The Reserve Bank of Zimbabwe (RBZ) is set to launch a gold-backed digital currency that will be used as legal tender in the country. The move is aimed at stabilizing the local currency, and will represent the first steps by the central bank towards using the country’s gold reserves to anchor the Zimbabwe dollar. The digital gold tokens, which are a form of electronic money backed by gold held at the RBZ, will allow those holding small amounts of Zimbabwe dollars to exchange their money for tokens in order to store value and hedge against exchange rate volatility.
In addition to the digital gold tokens, the RBZ is also considering releasing more Mosi-oa-Tunya gold coins onto the market to counter the recent depreciation of the Zimbabwe dollar on the parallel market. The digital gold tokens are expected to complement the Mosi-oa-Tunya gold coins by offering an alternative investment avenue to store value and transact.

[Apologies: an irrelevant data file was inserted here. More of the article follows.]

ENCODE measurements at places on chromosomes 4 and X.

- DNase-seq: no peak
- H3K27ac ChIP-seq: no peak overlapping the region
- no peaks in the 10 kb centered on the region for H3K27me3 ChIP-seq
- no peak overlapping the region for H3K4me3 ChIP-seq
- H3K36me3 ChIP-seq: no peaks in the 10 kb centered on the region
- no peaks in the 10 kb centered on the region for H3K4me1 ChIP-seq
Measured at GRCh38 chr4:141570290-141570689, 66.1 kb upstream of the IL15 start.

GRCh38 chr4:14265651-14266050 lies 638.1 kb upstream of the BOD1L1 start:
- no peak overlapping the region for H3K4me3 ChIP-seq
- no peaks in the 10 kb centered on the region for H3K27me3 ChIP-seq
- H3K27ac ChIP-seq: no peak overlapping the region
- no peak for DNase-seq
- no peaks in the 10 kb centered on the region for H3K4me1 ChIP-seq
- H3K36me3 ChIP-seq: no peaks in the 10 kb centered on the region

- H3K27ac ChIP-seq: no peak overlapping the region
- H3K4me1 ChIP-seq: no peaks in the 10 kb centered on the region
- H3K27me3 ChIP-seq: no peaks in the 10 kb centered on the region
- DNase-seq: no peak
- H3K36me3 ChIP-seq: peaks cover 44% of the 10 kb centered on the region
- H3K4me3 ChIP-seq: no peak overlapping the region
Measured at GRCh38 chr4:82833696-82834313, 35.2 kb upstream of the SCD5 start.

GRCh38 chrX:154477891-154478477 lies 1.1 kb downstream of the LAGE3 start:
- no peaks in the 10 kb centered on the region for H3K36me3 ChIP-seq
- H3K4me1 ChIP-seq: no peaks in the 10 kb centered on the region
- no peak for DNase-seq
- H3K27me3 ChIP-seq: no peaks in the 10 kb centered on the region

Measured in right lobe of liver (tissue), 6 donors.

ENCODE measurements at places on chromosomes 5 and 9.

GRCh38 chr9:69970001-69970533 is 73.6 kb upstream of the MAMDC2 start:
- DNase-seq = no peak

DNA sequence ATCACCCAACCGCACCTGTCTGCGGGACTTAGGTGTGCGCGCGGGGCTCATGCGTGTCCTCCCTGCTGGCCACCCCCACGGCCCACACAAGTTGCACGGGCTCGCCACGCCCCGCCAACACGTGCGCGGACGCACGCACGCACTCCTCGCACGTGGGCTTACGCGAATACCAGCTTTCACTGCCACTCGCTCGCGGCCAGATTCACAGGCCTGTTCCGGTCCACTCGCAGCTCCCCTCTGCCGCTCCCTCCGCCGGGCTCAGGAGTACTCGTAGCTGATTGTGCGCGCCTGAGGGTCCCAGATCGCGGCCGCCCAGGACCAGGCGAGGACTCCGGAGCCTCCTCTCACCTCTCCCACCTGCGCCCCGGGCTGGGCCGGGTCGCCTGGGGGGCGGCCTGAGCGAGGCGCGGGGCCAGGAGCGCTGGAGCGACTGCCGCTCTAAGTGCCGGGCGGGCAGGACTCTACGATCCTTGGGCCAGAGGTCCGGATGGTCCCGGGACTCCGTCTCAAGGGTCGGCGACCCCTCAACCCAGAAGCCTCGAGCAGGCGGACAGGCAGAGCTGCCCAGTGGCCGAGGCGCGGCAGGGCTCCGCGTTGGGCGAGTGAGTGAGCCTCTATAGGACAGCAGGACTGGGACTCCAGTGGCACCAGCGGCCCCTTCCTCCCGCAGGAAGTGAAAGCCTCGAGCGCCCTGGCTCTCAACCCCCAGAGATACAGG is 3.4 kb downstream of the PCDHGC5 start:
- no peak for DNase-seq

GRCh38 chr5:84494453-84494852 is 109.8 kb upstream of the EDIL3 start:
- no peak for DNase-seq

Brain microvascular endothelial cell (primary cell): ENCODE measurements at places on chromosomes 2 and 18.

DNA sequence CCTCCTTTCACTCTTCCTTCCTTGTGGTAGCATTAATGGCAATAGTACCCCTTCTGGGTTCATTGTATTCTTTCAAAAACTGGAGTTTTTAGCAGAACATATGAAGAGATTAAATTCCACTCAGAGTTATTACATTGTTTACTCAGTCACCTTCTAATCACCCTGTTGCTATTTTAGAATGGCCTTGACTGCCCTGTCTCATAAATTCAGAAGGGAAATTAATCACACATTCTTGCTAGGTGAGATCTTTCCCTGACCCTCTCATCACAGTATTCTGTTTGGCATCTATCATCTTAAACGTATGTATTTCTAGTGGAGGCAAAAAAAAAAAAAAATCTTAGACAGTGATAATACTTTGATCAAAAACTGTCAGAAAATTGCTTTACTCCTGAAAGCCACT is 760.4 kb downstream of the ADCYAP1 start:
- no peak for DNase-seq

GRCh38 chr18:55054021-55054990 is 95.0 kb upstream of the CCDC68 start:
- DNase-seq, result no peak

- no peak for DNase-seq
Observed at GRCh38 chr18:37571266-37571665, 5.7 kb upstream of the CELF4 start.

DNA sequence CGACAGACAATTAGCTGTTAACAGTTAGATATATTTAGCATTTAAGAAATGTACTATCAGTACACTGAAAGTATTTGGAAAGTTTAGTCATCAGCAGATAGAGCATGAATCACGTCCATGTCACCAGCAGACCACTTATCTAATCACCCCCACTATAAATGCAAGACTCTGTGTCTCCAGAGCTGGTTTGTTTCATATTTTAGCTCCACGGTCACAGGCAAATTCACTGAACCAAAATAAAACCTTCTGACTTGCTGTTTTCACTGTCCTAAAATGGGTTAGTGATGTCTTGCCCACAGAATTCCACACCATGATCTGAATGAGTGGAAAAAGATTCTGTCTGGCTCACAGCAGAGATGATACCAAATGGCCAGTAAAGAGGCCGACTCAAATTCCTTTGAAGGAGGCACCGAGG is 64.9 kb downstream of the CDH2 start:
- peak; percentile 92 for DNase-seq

According to RBZ Governor Dr. John Mangudya, the parallel market foreign currency exchange rate is expected to stabilize when tobacco farmers start receiving their portion of United States dollar payments this week. The current exchange rate volatility is said to be caused by expectations of increased foreign currency supply on the market when the tobacco marketing season opened in March. However, the supply of foreign currency has been lower than expected, resulting in higher exchange rates.
The digital gold tokens will be representative of gold held in physical form by the issuing authority. An increasing number of central banks around the world are starting to develop their own digital currencies as a way to boost financial inclusion, slash payment fees and make money smarter. Russia is presently working with friendly countries, including Iran and China, to create clearing platforms for cross-border settlements in gold-backed digital currencies in an effort to abolish transactions in fiat currencies like the United States dollar and the Euro.
Zimbabwe National Chamber of Commerce Chief Executive Officer Mr. Christopher Mugaga said that the move towards digital currencies is part of a global trend towards central banks developing their own digital currencies, with the aim of boosting financial inclusion and reducing payment fees.
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